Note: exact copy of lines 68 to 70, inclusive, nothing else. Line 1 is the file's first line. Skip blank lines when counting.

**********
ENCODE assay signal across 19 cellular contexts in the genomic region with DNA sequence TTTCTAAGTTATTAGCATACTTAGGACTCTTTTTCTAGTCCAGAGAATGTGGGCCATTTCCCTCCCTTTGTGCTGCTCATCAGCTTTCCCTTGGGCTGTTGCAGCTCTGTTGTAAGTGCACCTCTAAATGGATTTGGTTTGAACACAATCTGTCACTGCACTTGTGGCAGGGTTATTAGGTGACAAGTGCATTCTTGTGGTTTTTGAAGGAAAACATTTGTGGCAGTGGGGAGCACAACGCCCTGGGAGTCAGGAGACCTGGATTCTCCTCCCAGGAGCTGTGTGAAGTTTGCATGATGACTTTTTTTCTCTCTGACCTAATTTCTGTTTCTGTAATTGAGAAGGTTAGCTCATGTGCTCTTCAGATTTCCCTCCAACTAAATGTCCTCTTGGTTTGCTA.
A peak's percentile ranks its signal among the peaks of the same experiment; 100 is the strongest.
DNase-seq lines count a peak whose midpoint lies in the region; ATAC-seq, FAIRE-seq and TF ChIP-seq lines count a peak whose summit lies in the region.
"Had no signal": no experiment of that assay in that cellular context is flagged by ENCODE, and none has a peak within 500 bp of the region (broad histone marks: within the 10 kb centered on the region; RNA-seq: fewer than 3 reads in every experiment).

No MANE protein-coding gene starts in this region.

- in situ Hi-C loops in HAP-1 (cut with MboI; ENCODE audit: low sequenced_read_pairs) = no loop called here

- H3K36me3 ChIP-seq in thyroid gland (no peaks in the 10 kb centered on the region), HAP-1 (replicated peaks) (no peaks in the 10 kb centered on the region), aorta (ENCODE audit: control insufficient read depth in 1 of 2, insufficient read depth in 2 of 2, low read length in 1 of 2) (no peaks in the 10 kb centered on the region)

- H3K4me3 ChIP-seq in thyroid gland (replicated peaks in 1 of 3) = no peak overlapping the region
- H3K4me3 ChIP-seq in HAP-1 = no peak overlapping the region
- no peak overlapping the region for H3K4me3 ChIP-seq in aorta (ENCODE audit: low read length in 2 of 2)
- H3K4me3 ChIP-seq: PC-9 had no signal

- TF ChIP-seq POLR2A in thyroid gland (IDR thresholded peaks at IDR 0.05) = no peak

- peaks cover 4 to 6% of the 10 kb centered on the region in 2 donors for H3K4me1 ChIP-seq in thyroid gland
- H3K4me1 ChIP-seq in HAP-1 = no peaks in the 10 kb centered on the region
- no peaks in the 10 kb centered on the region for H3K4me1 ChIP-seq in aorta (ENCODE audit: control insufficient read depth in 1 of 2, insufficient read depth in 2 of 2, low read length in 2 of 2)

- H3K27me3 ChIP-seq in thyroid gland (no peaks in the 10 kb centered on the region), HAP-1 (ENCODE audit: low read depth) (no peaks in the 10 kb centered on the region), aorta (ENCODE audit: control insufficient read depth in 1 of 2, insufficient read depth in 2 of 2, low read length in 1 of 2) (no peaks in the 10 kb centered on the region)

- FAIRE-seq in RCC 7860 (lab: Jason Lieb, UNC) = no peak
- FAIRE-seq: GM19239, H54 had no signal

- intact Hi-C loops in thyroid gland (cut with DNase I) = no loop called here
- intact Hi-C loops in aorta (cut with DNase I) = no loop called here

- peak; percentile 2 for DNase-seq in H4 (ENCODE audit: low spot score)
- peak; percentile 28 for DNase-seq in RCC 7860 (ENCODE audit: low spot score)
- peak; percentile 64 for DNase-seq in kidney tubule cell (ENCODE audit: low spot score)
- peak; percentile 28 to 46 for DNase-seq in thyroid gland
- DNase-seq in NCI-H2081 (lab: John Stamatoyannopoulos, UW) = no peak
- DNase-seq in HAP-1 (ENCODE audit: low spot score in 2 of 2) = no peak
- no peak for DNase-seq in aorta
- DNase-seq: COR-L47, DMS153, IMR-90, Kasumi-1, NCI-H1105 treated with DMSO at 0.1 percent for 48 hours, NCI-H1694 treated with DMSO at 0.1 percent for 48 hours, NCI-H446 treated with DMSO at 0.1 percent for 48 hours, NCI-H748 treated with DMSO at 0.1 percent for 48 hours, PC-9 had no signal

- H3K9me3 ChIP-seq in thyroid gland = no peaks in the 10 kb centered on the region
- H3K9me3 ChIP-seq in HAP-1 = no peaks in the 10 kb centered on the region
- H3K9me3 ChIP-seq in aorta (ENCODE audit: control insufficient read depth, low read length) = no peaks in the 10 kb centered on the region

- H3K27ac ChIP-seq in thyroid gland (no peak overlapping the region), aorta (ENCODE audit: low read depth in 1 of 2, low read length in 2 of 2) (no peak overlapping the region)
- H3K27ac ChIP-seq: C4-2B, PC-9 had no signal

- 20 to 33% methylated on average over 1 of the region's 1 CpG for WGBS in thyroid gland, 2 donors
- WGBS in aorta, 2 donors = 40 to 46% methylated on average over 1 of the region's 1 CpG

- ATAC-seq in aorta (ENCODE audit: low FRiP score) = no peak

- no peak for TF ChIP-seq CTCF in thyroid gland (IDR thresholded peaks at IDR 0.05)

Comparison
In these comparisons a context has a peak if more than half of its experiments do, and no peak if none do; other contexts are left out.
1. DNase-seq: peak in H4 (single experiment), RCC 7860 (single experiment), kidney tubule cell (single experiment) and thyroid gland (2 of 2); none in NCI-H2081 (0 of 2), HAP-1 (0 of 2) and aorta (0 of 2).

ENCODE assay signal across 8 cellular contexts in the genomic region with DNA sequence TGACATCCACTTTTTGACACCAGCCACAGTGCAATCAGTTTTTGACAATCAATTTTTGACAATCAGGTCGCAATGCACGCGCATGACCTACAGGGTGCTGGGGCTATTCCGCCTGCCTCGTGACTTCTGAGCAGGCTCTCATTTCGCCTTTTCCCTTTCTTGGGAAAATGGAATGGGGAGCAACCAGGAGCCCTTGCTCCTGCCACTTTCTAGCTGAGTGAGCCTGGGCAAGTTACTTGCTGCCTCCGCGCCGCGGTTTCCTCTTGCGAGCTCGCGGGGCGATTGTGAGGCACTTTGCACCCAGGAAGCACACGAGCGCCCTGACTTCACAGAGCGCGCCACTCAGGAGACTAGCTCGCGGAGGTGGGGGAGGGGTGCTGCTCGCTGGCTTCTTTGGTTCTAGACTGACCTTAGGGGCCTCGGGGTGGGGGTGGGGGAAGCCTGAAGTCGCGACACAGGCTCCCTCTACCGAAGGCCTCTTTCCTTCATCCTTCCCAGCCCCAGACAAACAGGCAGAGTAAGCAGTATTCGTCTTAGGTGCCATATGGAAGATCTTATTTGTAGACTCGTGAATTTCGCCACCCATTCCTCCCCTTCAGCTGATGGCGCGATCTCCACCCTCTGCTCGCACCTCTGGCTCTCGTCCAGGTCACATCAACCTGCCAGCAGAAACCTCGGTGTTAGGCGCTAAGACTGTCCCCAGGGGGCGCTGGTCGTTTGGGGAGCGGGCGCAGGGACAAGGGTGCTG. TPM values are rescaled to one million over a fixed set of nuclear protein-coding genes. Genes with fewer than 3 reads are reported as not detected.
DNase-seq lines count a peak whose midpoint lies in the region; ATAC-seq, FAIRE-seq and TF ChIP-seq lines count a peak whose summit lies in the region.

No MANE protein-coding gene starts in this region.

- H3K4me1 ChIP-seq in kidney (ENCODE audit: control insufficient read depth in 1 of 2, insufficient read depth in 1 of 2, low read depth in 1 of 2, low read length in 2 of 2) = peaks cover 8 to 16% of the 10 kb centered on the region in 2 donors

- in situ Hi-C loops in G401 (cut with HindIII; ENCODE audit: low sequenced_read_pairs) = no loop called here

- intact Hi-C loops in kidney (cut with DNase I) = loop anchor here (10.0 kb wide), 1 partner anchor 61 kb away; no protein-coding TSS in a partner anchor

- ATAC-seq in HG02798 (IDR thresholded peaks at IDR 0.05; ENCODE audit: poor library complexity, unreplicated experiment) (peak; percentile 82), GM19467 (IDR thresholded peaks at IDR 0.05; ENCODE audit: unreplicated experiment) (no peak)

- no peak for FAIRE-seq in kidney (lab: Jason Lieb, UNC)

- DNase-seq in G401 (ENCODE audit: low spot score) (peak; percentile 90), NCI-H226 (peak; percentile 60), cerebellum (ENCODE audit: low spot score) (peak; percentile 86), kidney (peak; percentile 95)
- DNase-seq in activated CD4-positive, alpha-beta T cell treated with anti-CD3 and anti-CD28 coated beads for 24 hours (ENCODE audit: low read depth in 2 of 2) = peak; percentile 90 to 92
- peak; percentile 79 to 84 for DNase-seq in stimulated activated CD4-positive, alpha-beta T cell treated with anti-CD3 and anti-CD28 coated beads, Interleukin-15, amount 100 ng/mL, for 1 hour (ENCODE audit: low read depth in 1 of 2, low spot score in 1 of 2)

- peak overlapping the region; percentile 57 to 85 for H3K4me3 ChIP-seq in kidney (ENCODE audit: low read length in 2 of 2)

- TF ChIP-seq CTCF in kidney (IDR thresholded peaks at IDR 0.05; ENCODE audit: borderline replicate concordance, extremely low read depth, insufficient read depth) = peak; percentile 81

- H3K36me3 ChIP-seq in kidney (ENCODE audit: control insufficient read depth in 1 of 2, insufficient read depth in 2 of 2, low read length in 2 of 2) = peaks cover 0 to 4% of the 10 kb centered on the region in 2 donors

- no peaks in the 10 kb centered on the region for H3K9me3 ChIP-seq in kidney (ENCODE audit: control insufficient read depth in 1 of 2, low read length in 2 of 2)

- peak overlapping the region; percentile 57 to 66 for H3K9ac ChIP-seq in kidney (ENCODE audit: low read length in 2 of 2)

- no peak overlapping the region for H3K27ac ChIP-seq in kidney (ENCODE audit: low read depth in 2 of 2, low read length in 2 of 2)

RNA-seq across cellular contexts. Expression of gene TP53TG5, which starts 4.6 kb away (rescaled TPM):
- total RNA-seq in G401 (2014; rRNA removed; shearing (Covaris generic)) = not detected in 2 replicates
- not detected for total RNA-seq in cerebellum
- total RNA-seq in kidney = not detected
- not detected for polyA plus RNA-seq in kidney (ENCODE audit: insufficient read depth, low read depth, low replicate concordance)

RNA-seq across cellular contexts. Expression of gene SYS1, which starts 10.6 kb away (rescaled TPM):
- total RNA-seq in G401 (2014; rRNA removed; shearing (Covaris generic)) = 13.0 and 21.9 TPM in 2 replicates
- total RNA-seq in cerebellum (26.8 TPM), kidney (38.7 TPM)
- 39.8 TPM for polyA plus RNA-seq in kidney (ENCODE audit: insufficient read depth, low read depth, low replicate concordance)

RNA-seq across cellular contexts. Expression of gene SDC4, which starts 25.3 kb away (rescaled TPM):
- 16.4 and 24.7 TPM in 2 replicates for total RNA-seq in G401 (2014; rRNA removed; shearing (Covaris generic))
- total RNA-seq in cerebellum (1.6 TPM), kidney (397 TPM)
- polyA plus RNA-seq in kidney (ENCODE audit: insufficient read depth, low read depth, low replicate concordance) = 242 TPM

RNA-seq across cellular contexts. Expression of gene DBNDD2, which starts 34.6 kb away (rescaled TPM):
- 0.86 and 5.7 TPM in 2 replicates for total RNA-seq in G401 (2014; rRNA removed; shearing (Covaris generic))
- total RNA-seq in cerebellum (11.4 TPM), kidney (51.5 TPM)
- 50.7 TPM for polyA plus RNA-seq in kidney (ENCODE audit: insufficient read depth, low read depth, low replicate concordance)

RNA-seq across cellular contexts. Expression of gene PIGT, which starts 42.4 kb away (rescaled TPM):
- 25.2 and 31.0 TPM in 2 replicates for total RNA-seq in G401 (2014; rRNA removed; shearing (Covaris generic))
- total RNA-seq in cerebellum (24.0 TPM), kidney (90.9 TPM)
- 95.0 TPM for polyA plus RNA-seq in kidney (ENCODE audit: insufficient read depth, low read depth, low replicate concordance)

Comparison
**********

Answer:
- 16.4 and 24.7 TPM in 2 replicates for total RNA-seq in G401 (2014; rRNA removed; shearing (Covaris generic))
- total RNA-seq in cerebellum (1.6 TPM), kidney (397 TPM)
- polyA plus RNA-seq in kidney (ENCODE audit: insufficient read depth, low read depth, low replicate concordance) = 242 TPM